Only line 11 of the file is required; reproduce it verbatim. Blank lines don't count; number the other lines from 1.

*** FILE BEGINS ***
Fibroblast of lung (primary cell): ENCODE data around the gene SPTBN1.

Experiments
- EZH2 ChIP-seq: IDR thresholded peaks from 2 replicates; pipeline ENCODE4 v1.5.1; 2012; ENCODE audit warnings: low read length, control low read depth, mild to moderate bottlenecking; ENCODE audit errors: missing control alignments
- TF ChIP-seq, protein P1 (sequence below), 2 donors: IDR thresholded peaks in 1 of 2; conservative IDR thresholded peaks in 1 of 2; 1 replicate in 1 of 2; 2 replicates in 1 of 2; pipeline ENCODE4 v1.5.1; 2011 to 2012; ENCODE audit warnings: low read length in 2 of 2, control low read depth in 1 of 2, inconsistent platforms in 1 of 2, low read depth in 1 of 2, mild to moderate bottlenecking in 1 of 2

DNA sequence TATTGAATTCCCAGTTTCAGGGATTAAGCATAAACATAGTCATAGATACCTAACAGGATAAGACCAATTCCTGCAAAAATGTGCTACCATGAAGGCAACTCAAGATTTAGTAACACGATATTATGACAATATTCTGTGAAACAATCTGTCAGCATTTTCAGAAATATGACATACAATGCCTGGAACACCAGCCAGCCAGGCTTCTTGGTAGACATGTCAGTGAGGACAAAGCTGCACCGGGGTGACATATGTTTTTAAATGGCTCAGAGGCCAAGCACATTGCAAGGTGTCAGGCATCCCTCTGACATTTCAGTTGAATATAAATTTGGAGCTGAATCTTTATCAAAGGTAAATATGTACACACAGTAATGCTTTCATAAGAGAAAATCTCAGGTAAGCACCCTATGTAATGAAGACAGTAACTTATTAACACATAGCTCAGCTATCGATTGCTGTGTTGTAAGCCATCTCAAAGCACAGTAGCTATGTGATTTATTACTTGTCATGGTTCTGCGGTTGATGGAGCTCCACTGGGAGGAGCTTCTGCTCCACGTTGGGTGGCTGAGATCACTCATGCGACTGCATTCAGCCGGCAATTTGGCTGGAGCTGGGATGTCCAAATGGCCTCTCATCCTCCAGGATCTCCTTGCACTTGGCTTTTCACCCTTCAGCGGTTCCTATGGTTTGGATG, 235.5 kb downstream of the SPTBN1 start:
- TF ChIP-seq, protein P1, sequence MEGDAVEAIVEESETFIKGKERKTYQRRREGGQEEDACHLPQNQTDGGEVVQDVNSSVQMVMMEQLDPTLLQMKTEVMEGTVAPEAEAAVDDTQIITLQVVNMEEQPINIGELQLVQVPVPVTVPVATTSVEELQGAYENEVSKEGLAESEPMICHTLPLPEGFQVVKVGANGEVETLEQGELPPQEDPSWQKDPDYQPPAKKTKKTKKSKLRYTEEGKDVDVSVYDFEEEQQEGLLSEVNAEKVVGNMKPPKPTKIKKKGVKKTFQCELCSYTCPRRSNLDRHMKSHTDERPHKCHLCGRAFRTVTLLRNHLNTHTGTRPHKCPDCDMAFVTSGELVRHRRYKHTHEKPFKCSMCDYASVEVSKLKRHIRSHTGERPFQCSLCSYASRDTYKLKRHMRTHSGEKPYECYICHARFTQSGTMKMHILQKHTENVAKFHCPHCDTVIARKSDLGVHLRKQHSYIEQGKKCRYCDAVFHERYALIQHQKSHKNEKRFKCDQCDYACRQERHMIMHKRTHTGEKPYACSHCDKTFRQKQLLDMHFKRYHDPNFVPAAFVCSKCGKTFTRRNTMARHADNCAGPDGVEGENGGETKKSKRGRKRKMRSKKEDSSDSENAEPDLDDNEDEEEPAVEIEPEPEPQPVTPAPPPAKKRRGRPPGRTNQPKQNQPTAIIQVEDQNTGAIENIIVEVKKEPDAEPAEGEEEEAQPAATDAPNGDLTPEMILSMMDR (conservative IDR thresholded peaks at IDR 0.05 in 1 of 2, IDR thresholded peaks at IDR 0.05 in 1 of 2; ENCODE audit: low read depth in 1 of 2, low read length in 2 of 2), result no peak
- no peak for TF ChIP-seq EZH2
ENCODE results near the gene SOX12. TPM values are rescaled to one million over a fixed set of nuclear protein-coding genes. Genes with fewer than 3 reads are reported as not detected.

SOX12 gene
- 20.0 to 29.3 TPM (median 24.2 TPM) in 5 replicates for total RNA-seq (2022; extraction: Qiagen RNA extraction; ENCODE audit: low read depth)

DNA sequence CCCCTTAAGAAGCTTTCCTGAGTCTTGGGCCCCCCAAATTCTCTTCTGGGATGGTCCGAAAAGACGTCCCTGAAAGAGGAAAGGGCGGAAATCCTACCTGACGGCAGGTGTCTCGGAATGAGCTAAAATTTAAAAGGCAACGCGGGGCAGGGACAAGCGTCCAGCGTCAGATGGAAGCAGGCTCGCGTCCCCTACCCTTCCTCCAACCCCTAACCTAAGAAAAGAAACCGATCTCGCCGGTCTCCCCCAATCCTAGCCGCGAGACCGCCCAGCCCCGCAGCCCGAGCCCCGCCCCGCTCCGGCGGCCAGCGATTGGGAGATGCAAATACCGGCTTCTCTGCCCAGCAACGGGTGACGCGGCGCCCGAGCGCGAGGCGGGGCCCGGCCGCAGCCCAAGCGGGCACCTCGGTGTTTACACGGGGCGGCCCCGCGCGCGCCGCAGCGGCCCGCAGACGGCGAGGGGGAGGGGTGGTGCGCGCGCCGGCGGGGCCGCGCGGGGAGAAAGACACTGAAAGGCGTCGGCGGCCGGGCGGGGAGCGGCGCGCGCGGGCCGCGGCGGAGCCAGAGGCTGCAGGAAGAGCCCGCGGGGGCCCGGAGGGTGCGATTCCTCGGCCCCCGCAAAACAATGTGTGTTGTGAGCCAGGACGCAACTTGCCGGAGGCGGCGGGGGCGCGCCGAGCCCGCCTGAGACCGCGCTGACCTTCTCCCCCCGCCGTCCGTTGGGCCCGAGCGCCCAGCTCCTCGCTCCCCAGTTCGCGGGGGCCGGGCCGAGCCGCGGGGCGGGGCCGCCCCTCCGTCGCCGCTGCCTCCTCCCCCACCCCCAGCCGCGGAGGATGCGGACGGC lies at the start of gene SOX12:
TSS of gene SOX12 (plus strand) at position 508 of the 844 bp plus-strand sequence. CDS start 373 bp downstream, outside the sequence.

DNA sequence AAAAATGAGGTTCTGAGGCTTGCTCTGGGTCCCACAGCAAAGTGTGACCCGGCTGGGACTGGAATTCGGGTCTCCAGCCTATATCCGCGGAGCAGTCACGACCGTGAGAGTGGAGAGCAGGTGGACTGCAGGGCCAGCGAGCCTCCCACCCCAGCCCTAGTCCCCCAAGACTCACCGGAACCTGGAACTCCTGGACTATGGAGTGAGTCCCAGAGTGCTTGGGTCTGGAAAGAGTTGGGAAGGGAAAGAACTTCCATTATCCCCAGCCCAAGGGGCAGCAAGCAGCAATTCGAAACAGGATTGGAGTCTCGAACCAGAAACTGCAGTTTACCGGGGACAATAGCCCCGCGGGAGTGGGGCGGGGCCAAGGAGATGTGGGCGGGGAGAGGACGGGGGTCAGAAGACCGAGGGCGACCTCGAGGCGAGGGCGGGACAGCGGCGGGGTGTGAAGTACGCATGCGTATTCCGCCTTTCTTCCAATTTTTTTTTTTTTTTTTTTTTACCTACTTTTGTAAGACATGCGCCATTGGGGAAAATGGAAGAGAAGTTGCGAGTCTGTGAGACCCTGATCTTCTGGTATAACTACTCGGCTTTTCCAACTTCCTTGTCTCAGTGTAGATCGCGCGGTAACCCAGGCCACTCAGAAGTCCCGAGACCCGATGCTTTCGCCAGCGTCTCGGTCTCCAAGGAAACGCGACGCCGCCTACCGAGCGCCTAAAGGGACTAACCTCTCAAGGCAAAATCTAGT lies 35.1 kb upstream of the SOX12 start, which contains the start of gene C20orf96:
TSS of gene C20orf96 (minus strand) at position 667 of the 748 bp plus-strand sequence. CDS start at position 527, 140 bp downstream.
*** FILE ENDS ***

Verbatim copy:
DNA sequence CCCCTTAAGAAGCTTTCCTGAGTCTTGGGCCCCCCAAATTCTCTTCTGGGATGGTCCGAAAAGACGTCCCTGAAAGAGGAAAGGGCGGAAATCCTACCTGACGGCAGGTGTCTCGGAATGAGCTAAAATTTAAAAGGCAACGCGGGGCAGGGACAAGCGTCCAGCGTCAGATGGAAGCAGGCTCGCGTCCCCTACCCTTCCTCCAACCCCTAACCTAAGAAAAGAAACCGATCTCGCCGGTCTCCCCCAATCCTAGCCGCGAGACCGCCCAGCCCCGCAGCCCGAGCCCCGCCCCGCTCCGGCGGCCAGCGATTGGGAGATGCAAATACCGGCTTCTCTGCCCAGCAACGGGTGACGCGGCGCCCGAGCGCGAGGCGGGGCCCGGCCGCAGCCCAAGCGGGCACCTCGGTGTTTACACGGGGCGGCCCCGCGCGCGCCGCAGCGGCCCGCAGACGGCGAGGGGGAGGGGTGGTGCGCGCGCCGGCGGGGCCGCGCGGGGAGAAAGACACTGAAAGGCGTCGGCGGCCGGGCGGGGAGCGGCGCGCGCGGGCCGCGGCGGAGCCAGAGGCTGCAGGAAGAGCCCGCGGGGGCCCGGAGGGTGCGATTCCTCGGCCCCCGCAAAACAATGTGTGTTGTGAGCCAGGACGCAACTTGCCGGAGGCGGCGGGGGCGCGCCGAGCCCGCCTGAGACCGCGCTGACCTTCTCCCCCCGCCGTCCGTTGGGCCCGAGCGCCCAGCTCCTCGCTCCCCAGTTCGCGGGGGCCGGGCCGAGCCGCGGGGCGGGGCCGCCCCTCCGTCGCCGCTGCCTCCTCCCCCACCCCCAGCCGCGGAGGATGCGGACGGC lies at the start of gene SOX12: